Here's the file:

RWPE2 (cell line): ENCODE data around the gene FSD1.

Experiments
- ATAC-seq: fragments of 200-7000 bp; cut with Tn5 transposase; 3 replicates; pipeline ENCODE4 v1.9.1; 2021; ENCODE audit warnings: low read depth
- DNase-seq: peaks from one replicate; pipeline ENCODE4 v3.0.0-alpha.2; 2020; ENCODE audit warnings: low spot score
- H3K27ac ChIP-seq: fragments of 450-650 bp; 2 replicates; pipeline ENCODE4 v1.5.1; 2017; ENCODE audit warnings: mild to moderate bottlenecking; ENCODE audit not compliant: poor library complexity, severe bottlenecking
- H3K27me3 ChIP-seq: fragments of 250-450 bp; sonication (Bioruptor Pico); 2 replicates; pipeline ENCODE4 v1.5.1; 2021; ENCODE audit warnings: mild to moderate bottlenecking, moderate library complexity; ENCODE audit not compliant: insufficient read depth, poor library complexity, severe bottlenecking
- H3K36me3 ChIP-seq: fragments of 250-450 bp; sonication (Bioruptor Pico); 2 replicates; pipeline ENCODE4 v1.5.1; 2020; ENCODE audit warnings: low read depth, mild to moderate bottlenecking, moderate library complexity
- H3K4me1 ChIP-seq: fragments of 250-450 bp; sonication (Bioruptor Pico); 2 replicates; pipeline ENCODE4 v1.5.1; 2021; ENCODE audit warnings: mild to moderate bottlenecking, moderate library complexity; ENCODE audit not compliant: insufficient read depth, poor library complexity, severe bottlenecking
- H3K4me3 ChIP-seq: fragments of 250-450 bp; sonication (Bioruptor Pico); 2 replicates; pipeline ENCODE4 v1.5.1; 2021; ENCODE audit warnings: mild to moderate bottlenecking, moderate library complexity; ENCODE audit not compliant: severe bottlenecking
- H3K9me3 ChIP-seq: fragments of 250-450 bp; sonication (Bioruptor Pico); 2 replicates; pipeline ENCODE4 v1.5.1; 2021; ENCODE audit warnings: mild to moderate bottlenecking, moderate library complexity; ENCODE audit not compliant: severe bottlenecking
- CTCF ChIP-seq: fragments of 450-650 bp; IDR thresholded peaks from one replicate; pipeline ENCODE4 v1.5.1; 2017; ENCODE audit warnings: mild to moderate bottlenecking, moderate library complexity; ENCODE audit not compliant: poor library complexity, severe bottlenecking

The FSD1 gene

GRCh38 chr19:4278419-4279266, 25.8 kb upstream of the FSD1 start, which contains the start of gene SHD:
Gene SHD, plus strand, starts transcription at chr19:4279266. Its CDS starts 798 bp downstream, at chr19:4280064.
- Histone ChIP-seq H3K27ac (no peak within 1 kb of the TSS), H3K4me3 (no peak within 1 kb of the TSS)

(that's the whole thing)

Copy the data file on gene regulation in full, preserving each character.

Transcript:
RWPE2 (cell line): ENCODE data around the gene FSD1.

Experiments
- ATAC-seq: fragments of 200-7000 bp; cut with Tn5 transposase; 3 replicates; pipeline ENCODE4 v1.9.1; 2021; ENCODE audit warnings: low read depth
- DNase-seq: peaks from one replicate; pipeline ENCODE4 v3.0.0-alpha.2; 2020; ENCODE audit warnings: low spot score
- H3K27ac ChIP-seq: fragments of 450-650 bp; 2 replicates; pipeline ENCODE4 v1.5.1; 2017; ENCODE audit warnings: mild to moderate bottlenecking; ENCODE audit not compliant: poor library complexity, severe bottlenecking
- H3K27me3 ChIP-seq: fragments of 250-450 bp; sonication (Bioruptor Pico); 2 replicates; pipeline ENCODE4 v1.5.1; 2021; ENCODE audit warnings: mild to moderate bottlenecking, moderate library complexity; ENCODE audit not compliant: insufficient read depth, poor library complexity, severe bottlenecking
- H3K36me3 ChIP-seq: fragments of 250-450 bp; sonication (Bioruptor Pico); 2 replicates; pipeline ENCODE4 v1.5.1; 2020; ENCODE audit warnings: low read depth, mild to moderate bottlenecking, moderate library complexity
- H3K4me1 ChIP-seq: fragments of 250-450 bp; sonication (Bioruptor Pico); 2 replicates; pipeline ENCODE4 v1.5.1; 2021; ENCODE audit warnings: mild to moderate bottlenecking, moderate library complexity; ENCODE audit not compliant: insufficient read depth, poor library complexity, severe bottlenecking
- H3K4me3 ChIP-seq: fragments of 250-450 bp; sonication (Bioruptor Pico); 2 replicates; pipeline ENCODE4 v1.5.1; 2021; ENCODE audit warnings: mild to moderate bottlenecking, moderate library complexity; ENCODE audit not compliant: severe bottlenecking
- H3K9me3 ChIP-seq: fragments of 250-450 bp; sonication (Bioruptor Pico); 2 replicates; pipeline ENCODE4 v1.5.1; 2021; ENCODE audit warnings: mild to moderate bottlenecking, moderate library complexity; ENCODE audit not compliant: severe bottlenecking
- CTCF ChIP-seq: fragments of 450-650 bp; IDR thresholded peaks from one replicate; pipeline ENCODE4 v1.5.1; 2017; ENCODE audit warnings: mild to moderate bottlenecking, moderate library complexity; ENCODE audit not compliant: poor library complexity, severe bottlenecking

The FSD1 gene

GRCh38 chr19:4278419-4279266, 25.8 kb upstream of the FSD1 start, which contains the start of gene SHD:
Gene SHD, plus strand, starts transcription at chr19:4279266. Its CDS starts 798 bp downstream, at chr19:4280064.
- Histone ChIP-seq H3K27ac (no peak within 1 kb of the TSS), H3K4me3 (no peak within 1 kb of the TSS)